We periodically spotlight a staff member or partner to help our readers get to know our mission and industry a little better.
This week we interviewed Darla Berry, Senior Director of Fund Development at Avenue CDC, a nonprofit in Houston, TX that builds affordable homes and strengthens communities. TSAHC has partnered with Avenue for several years through our Housing and Economic Assistance to Rebuild Texas (HEART) and Texas Foundations Fund programs.
Below is our interview with Darla.
Tell us a little bit about the history of Avenue CDC.
Avenue began in 1991, when a group of neighbors saw gentrification creeping into their historic neighborhood. They created an organization to develop affordable housing and preserve historic architecture in the Old Sixth Ward National Register Historic District, just northwest of Houston's downtown. Our CEO, Mary Lawler, joined in 1996 and contributed to Avenue’s success. Our early accomplishments stirred interest for expansion into surrounding neighborhoods. In 1999, the geographic scope broadened to include the First Ward—Houston’s Arts District—and continued to move into additional vulnerable neighborhoods north of downtown.
Avenue’s mission is to build affordable homes and strengthen communities and we accomplish this through three primary services: developing affordable housing, providing family asset-building programs and leading community initiatives that strengthen the impact of these programs in Houston’s greater Northside. As Senior Director of Fund Development, I oversee all our fundraising and communications.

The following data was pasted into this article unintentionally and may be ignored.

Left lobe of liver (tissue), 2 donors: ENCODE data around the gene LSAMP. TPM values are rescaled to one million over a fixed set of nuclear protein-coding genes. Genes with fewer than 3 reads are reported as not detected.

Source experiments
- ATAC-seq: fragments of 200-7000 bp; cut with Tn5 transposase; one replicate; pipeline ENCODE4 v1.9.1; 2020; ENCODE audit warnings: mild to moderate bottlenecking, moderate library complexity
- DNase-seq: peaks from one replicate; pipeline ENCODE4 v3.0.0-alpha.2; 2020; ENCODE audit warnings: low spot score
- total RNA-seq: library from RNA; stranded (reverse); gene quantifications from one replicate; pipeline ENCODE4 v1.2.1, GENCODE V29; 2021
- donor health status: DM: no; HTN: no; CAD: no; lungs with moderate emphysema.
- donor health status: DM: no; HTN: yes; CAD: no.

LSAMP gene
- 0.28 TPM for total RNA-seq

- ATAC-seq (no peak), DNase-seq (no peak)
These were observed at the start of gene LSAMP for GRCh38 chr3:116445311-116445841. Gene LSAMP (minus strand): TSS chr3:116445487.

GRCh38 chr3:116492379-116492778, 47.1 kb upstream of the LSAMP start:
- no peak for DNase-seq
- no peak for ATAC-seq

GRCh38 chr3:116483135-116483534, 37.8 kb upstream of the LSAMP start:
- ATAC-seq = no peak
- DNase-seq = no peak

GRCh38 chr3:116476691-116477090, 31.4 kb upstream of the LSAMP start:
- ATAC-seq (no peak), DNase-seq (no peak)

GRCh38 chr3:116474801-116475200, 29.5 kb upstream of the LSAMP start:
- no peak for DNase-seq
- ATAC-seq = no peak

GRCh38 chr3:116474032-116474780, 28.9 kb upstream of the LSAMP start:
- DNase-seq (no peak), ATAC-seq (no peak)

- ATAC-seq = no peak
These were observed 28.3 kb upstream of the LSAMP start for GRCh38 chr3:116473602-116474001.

TSAHC and Avenue CDC are partners through the Texas Foundations Fund grant program. Can you expand on the program our grant supports and any other grant-funded programs or services you provide?
Avenue is so grateful for the support from TSAHC through the Texas Foundations Fund for our annual home repair program, Avenue Builds Community (ABC). ABC makes aging houses safer, warmer/cooler, dryer and more accessible for the family, ensuring that vulnerable populations—especially seniors and people with disabilities—have homes that are safe, allowing them to age in place. We contract with professionals to repair or replace roofs, windows, plumbing and other critical repairs, and then coordinate teams of volunteers to paint the homes as needed, either interior or exterior.
The program helps protect families’ largest assets: preserving those assets for the children or grandchildren and creating generational wealth. The close proximity to downtown has made north Houston prime for development and gentrification. Residents who have lived in this neighborhood for generations need protection from displacement and from development that disrupts the fabric and character of the neighborhood.
You were also a recipient of a Winter Storm Uri grant we offered earlier this year. Tell us about the role your organization plays in responding to disasters.
As an anchor institution in the community, Houstonians and especially residents of Greater Northside trust Avenue to take steps to stabilize families and continue efforts to support vulnerable communities. This means staying in touch with residents and helping to address unmet needs.